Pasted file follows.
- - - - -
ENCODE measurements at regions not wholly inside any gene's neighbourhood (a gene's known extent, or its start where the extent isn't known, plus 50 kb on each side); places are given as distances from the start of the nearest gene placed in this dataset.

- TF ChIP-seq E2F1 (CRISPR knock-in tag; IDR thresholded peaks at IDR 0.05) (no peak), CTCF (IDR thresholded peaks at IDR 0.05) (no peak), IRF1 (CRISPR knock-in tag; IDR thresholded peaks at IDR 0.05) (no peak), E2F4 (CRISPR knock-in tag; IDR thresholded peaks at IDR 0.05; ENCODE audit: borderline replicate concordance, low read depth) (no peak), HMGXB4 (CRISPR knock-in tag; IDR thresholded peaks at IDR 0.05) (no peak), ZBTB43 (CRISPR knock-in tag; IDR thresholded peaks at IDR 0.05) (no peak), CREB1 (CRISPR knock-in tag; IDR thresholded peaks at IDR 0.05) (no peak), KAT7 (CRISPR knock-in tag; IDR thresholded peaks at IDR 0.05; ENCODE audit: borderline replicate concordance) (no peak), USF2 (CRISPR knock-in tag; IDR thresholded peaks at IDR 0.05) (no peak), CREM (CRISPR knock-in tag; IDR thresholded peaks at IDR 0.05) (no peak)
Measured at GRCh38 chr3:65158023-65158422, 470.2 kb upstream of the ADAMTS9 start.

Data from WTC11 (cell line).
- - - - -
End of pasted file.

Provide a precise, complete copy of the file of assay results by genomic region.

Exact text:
ENCODE measurements at regions not wholly inside any gene's neighbourhood (a gene's known extent, or its start where the extent isn't known, plus 50 kb on each side); places are given as distances from the start of the nearest gene placed in this dataset.

- TF ChIP-seq E2F1 (CRISPR knock-in tag; IDR thresholded peaks at IDR 0.05) (no peak), CTCF (IDR thresholded peaks at IDR 0.05) (no peak), IRF1 (CRISPR knock-in tag; IDR thresholded peaks at IDR 0.05) (no peak), E2F4 (CRISPR knock-in tag; IDR thresholded peaks at IDR 0.05; ENCODE audit: borderline replicate concordance, low read depth) (no peak), HMGXB4 (CRISPR knock-in tag; IDR thresholded peaks at IDR 0.05) (no peak), ZBTB43 (CRISPR knock-in tag; IDR thresholded peaks at IDR 0.05) (no peak), CREB1 (CRISPR knock-in tag; IDR thresholded peaks at IDR 0.05) (no peak), KAT7 (CRISPR knock-in tag; IDR thresholded peaks at IDR 0.05; ENCODE audit: borderline replicate concordance) (no peak), USF2 (CRISPR knock-in tag; IDR thresholded peaks at IDR 0.05) (no peak), CREM (CRISPR knock-in tag; IDR thresholded peaks at IDR 0.05) (no peak)
Measured at GRCh38 chr3:65158023-65158422, 470.2 kb upstream of the ADAMTS9 start.

Data from WTC11 (cell line).